Q: You have seen the highs and lows in such a brief period, right from the high of the 2019 world championship bronze to the Tokyo Olympics bronze, to the lull at the Birmingham Commonwealth Games in 2022. Has stardom affected you at some point in your career?

A: I don’t consider myself a star. I am the same person I used to be earlier. I always try to maintain a low profile, and instead try to focus on the job at hand. And the outcome is just a reflection of how dedicated you are to that job. The day I started boxing, my target was to win an Olympic medal. I achieved my first milestone in Tokyo. Now the dream is to become an Olympic champion and becoming a world champion is the first step in that direction.

Q: How do you motivate yourself when your back is against the wall? The 2022 Birmingham episode was one such phase of your career, but you bounced back like a true champion and did not look back.

A: It takes time to get good results, because there are so many external factors affecting our lives and boxing. I won a medal at the Olympics but lost in CWG. And people started criticising me like I am no one. That phase of failure taught me a lot. If I hadn’t lost at those two championships, I wouldn’t have become a world champion. That failure taught me a lot.

Q: How do you switch off from the noise on social media?

A: It’s not important what others feel or speak about me, I know what I am doing. I can be my best judge, it’s totally on us how we deal with our issues. Life is all about ups and downs, and every challenge teaches us a lesson, but we need to take those in our stride and try to emerge stronger. Social media is a part of our everyday lives, and I’m also a part of it. But during competitions, I distance myself totally from the noise, as whatever is spoken or written, good or bad, it definitely impacts you.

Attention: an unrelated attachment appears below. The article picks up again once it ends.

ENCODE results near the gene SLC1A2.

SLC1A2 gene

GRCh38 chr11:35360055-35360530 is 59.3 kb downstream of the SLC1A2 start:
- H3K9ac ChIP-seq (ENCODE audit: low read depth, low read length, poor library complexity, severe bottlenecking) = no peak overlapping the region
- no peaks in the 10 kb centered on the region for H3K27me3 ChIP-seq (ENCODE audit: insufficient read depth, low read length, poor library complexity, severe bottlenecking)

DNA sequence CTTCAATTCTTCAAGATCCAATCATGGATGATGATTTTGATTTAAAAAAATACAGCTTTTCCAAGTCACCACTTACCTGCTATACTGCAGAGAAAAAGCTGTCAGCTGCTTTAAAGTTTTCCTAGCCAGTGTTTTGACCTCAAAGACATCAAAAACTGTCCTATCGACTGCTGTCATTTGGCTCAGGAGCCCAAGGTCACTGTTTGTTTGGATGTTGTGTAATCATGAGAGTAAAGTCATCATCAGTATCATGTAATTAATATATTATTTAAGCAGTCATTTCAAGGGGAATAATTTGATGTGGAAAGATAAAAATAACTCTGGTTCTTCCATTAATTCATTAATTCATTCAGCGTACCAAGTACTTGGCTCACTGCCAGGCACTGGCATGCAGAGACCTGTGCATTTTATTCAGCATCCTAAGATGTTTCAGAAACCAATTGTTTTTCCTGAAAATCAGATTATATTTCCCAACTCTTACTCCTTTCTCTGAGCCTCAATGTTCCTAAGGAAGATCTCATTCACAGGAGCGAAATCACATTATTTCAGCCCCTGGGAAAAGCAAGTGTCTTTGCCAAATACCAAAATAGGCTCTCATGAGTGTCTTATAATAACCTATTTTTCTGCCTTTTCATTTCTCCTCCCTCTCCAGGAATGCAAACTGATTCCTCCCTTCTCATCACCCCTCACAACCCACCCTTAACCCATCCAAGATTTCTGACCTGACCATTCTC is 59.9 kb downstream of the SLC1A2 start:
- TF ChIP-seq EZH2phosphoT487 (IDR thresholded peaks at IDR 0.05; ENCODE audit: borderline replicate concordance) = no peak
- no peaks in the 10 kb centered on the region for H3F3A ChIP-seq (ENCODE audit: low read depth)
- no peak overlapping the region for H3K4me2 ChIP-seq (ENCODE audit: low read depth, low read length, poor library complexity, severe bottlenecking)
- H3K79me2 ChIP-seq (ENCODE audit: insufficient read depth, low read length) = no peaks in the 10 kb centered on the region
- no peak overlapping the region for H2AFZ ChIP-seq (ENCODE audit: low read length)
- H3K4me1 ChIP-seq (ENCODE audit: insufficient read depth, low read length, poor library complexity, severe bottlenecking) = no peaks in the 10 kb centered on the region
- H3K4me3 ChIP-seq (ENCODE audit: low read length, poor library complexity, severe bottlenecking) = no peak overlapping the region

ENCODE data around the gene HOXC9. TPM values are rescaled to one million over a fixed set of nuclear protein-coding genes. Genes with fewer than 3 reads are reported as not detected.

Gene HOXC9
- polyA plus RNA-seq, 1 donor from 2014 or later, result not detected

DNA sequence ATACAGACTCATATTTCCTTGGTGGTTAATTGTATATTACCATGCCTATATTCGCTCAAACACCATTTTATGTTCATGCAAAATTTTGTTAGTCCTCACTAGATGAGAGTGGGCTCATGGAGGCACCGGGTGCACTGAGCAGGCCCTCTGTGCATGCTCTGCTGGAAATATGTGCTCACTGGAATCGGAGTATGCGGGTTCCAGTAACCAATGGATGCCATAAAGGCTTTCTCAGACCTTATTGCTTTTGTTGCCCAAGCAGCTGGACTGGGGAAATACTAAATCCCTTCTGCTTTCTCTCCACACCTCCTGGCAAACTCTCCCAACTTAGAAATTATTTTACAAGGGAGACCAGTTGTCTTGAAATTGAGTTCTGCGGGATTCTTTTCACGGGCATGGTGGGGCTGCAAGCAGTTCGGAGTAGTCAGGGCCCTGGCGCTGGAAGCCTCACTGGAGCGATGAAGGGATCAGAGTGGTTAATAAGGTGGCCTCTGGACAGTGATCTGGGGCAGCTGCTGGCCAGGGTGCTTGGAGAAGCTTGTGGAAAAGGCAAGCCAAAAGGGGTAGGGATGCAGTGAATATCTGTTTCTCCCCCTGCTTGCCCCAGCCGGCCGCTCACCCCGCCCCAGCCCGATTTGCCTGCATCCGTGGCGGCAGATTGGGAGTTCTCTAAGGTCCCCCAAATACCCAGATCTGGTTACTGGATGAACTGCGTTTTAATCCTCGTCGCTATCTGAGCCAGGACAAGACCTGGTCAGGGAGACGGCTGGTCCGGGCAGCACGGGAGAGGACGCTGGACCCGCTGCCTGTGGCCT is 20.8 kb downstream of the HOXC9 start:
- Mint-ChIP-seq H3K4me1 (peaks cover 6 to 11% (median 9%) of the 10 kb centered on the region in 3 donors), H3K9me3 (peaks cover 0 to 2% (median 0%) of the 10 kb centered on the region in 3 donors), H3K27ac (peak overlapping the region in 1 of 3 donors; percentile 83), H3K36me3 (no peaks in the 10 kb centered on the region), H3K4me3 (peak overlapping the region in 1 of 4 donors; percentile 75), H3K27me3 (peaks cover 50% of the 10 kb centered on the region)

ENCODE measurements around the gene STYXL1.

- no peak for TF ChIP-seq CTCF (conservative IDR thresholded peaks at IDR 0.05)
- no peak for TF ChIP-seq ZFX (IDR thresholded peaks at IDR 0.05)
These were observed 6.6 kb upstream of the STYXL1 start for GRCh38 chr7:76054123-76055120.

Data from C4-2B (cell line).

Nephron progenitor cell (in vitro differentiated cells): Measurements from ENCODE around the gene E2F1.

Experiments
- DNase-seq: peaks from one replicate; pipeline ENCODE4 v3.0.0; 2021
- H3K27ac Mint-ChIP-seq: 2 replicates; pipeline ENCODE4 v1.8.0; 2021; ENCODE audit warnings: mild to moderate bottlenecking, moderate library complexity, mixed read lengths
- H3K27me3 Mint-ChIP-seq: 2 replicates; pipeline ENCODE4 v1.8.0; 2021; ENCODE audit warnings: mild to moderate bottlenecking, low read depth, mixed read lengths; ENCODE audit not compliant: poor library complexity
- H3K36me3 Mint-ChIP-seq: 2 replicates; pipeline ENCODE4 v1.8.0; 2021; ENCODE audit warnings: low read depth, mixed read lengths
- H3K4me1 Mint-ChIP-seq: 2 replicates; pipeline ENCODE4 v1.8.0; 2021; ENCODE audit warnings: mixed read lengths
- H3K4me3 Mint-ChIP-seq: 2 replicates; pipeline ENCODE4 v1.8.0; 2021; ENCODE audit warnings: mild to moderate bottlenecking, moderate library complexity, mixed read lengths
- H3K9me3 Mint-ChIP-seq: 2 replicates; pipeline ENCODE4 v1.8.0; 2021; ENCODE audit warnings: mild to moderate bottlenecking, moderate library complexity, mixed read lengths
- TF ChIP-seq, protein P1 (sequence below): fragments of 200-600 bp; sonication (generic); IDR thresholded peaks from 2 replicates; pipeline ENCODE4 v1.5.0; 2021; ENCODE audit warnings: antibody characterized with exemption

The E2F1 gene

Q: Where do you see yourself once you decide to hang up your boots (gloves)? Coach?

A: I don’t think a good player can also turn out to be a good coach. But that’s a personal opinion, and it isn’t the case with everyone. I don’t think if I coach someone, he or she will go on to become a great boxer. Whatever I have done or achieved so far in my career, it’s my skills and hard work. Being a player, I won’t be the best judge of the youngster’s mental strength or the circumstances in which he/she has taken up the sport because at the end of the day, I will always try to compare myself with others. Thus, I feel I won’t be a good coach but could be a good mentor. I understand players’ concerns, I have been a part of the set-up, and can help the player sort out issues in the long run.

Q: Tell us about the Lovlina Borgohain Foundation, how is it going?

A: Initially, we have started by including around 1,000 athletes from various sporting disciplines, and raising awareness on sensitive issues, including doping. It is very necessary to guide our youngsters against the use of non-prescribed drugs that might jeopardise their careers.